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Cat Pregnancy - How To Best Prepare For Your Cat's Pregnancy

What is the most important thing to know if your cat is pregnant?

The most important thing to know is if your cat is pregnant because if she is, we can ensure she's on track to have a healthy pregnancy and delivery. But knowing that she is pregnant lets us get things started.

Dr. Julia Zuercher
Animal Hospital Of Statesville

How can you ensure the well-being of a pregnant cat?

The best things that you can do to ensure a healthy pregnancy is deworming and getting on a good quality kitten food. Mom is growing kittens, and when cats are pregnant, they usually have larger litters of four or more kittens. That takes a lot of calories on her part, but you also want to make sure that the kittens are getting good nutrition. So kitten food for mom is important, and then deworming at the end of the pregnancy because mom can pass worms to the kittens both through the placenta and through the milk when she's delivered the kittens. Deworming can help minimize how many get passed to the kittens.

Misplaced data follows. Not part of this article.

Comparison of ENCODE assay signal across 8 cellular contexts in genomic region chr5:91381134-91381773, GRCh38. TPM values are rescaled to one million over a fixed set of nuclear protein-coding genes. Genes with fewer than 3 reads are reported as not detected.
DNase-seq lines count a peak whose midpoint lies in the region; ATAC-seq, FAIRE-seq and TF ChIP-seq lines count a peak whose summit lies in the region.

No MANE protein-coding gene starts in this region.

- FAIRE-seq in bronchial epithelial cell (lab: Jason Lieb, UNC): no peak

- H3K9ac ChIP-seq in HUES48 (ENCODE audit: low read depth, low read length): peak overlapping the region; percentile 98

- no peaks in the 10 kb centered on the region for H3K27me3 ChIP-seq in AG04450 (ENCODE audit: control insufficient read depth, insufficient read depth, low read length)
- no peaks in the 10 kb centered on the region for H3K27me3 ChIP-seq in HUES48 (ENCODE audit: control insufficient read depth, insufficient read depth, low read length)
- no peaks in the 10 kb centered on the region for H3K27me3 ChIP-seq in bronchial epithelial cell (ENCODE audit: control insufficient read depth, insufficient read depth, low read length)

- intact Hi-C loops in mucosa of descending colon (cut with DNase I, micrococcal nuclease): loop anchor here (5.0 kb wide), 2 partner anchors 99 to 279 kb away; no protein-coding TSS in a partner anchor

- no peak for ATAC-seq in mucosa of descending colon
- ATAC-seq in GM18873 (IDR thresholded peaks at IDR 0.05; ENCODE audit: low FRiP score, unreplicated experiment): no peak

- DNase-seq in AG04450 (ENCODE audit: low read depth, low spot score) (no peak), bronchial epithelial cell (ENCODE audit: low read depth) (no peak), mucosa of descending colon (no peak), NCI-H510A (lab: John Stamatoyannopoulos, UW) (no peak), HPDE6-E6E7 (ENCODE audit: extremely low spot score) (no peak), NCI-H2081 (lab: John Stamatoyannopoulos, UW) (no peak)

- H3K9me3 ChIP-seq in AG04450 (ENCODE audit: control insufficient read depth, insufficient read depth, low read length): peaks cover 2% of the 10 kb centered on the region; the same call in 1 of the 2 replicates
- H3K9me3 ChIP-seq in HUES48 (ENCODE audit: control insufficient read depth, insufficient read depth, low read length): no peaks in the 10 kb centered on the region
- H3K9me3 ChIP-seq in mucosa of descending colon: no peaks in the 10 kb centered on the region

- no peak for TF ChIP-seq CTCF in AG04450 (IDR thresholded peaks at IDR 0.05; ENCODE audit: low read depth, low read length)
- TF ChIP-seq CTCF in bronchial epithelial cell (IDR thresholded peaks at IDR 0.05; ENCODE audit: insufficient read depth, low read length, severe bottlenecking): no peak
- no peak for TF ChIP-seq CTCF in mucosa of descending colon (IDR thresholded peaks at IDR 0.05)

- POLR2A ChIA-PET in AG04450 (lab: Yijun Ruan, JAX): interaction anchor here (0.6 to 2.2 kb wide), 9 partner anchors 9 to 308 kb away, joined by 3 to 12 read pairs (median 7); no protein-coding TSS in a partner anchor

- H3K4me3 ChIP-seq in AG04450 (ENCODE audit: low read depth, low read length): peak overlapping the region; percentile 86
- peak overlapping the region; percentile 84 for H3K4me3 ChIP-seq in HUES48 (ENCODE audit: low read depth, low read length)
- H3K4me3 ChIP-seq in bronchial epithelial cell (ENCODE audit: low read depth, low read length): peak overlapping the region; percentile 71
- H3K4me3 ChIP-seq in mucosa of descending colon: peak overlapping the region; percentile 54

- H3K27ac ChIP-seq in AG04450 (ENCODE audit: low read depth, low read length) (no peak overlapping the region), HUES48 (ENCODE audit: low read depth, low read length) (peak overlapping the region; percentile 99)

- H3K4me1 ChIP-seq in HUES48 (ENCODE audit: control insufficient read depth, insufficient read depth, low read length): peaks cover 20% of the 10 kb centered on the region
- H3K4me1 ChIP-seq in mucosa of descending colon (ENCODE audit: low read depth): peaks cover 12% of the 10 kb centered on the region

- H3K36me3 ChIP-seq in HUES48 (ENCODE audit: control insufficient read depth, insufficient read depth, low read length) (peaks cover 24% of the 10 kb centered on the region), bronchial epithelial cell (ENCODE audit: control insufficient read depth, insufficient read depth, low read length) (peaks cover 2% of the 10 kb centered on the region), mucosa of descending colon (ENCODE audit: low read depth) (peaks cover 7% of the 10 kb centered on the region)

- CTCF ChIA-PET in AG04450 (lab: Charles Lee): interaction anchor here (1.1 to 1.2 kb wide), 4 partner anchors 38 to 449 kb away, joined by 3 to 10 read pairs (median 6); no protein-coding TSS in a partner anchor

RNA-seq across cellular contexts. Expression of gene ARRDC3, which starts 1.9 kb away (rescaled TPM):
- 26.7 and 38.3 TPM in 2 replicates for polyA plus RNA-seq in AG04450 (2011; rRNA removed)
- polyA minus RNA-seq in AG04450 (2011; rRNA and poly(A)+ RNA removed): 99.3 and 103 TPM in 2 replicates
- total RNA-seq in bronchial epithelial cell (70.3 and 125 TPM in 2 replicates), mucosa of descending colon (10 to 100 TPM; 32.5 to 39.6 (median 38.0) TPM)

If you have an outdoor cat, should it come inside while pregnant?

Not necessarily. A lot of these cats are feral cats or barn cats, so they wouldn't necessarily do well in a home setting. You have to consider that they're just going to try to get outside the whole time. The other thing is, I don't mind pregnant cats being active because the more active they are, the better shape they're in, and then usually, the easier their delivery will be. In contrast, if they're a little bit lazy and out of shape, they can face some problems. So not necessarily, especially if it is an outdoor cat.

How soon should you bring your pet in to see a veterinarian if you suspect she is pregnant?

As soon as you suspect she's pregnant. Cats have some subtle signs early in pregnancy, which we talked about in another video. Still, the vast majority of the time, you can tell when they start showing, and if they start showing and that belly's growing because it's full of kittens, you're usually within a week or two of having the kittens. That would be a good time to know so that you can prepare because the end of the pregnancy is closing in.

What are some signs of pregnancy in a cat?